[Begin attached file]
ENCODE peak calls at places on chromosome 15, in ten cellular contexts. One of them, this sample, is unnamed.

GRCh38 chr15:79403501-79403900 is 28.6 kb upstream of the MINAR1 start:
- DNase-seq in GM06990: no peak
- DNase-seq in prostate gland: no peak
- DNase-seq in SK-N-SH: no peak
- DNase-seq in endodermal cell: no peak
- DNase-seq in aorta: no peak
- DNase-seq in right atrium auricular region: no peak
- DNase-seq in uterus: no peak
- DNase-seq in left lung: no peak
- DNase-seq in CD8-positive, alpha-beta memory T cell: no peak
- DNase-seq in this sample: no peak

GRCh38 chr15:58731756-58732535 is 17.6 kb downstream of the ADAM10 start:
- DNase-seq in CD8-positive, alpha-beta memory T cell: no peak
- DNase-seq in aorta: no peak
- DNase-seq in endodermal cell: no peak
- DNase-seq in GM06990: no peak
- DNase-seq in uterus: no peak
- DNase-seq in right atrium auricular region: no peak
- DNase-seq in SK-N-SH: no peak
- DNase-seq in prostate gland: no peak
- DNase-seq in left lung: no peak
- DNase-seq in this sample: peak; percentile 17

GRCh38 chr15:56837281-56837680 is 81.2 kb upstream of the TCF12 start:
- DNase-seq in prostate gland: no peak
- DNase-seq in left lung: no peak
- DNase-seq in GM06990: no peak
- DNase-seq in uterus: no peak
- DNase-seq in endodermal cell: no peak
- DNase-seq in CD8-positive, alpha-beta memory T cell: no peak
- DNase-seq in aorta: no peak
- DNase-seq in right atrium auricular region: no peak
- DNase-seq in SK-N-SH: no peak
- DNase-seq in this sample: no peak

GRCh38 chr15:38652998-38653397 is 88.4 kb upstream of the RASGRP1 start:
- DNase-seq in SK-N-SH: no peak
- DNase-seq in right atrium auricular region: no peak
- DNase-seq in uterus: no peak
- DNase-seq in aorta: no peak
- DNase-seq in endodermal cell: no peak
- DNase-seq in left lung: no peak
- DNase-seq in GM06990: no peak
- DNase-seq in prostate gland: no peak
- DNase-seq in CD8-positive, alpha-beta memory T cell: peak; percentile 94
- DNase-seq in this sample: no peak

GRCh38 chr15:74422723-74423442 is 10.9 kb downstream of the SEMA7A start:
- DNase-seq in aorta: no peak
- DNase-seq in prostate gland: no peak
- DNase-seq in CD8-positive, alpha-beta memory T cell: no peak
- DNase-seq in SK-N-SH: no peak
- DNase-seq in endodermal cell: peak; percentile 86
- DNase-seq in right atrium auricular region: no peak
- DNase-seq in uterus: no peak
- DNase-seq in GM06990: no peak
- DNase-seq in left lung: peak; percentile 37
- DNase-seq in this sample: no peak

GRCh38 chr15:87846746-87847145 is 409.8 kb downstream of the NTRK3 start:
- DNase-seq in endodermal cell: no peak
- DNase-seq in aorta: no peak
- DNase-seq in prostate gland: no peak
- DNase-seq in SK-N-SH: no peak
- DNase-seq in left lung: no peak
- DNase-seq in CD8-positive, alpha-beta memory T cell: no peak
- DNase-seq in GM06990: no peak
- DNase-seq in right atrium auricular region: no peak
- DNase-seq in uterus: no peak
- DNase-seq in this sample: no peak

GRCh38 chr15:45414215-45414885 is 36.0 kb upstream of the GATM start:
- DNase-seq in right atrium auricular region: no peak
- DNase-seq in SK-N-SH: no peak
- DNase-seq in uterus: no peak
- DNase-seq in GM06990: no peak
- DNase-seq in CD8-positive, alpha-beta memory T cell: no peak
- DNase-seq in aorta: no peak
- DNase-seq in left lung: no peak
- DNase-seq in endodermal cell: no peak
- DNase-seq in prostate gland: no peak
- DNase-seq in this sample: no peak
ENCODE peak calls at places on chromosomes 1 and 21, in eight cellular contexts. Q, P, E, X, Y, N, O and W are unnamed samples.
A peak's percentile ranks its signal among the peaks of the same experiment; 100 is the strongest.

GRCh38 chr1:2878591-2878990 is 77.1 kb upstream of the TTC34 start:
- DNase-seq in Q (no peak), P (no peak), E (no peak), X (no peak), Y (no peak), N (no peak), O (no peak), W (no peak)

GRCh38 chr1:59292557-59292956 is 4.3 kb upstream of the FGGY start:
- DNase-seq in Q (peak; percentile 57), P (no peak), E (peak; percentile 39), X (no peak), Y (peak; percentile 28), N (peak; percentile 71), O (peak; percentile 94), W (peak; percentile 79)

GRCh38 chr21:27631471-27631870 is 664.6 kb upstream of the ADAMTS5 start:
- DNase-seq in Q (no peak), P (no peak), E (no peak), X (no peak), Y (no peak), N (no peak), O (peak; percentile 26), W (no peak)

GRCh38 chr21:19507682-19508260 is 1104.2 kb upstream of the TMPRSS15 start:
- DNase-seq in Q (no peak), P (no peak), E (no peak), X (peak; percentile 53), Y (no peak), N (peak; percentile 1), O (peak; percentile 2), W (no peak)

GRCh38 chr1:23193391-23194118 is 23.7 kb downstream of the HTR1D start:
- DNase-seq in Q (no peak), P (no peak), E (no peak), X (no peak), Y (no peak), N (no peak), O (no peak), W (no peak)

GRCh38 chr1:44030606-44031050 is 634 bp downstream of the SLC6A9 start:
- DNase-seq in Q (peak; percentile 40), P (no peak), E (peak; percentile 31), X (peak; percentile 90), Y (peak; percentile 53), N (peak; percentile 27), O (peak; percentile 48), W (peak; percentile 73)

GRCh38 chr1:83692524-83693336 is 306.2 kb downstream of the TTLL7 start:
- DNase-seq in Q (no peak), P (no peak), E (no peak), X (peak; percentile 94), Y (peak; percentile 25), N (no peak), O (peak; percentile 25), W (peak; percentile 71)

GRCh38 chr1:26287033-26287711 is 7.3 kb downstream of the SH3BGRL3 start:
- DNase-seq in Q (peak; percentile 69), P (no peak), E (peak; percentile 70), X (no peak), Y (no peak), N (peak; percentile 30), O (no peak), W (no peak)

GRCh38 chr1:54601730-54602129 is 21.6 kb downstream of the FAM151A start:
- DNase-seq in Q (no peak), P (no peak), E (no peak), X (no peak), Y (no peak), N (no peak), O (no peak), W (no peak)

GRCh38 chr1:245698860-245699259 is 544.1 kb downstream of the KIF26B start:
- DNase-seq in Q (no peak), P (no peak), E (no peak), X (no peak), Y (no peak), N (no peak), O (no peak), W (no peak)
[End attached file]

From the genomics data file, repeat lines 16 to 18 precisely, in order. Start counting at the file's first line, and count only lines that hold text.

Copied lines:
- DNase-seq in endodermal cell: no peak
- DNase-seq in GM06990: no peak
- DNase-seq in uterus: no peak